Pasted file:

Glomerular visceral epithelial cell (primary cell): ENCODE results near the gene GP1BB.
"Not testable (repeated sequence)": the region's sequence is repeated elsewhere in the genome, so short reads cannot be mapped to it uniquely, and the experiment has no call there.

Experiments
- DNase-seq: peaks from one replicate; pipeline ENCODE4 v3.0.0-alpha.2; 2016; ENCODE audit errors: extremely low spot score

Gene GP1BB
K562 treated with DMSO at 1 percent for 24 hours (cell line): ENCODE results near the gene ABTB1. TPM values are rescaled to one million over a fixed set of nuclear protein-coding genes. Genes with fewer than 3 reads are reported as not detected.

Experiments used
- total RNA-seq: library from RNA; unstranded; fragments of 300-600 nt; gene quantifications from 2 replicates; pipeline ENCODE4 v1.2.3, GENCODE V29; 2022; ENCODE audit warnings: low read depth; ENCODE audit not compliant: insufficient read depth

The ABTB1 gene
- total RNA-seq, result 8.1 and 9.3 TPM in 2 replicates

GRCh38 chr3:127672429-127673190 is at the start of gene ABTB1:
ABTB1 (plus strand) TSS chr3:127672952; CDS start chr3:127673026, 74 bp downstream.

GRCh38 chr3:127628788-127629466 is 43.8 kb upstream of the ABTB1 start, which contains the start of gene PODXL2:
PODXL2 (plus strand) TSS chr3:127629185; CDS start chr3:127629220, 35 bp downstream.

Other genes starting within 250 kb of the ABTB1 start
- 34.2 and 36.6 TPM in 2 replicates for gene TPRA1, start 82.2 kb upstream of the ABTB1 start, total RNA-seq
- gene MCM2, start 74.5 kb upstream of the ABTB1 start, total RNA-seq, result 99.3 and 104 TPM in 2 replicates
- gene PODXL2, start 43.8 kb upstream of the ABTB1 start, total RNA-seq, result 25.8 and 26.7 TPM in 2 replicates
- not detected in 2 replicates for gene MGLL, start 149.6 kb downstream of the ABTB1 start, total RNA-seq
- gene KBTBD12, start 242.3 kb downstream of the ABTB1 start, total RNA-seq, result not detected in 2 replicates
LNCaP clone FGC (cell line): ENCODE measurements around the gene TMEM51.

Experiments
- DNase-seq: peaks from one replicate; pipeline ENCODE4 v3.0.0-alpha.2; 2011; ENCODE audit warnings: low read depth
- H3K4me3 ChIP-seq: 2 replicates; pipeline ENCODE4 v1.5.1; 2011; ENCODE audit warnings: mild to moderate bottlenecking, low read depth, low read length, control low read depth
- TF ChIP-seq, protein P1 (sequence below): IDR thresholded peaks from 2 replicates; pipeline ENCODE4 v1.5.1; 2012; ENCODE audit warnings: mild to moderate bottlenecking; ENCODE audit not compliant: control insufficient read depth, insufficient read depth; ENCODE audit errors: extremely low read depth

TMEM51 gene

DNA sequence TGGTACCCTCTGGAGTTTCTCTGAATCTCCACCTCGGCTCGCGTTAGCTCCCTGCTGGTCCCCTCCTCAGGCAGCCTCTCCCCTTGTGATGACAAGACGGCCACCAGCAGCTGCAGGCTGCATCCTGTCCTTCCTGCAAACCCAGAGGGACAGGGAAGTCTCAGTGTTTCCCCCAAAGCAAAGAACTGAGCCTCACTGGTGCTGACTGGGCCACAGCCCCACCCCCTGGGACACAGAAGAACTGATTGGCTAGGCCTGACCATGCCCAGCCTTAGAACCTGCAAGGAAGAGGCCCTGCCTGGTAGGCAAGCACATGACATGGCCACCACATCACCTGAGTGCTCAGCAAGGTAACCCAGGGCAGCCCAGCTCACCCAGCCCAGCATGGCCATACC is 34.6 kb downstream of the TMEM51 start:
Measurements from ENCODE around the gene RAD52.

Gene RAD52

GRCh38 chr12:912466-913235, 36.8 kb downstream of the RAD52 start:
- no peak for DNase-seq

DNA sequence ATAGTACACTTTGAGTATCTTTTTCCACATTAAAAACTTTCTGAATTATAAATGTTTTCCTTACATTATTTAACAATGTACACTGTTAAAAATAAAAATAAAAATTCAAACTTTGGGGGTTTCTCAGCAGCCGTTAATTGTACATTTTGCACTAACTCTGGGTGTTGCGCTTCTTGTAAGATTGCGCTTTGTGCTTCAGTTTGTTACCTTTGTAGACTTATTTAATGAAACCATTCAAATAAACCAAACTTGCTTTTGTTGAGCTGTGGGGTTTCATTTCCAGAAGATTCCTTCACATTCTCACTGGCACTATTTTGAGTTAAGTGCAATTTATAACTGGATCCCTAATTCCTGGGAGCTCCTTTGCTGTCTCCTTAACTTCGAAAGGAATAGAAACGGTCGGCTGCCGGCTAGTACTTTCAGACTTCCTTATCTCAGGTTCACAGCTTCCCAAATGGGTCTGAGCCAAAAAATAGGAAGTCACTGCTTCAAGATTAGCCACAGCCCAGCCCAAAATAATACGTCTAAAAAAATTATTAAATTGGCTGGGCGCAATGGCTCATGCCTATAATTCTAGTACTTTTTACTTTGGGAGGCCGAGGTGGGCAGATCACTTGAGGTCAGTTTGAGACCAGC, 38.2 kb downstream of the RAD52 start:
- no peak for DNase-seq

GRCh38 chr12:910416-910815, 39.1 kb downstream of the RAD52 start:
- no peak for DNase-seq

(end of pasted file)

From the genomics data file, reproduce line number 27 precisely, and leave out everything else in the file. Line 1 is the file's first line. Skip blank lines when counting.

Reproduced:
DNA sequence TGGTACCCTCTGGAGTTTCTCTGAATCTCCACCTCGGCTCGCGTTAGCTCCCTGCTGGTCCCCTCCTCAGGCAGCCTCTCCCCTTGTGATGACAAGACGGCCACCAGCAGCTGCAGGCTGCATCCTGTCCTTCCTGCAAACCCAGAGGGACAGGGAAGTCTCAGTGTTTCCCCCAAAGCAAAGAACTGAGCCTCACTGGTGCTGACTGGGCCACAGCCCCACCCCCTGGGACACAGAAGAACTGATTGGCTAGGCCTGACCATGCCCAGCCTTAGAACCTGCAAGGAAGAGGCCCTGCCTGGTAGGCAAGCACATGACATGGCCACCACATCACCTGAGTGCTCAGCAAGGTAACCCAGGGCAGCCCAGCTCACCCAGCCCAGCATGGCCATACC is 34.6 kb downstream of the TMEM51 start: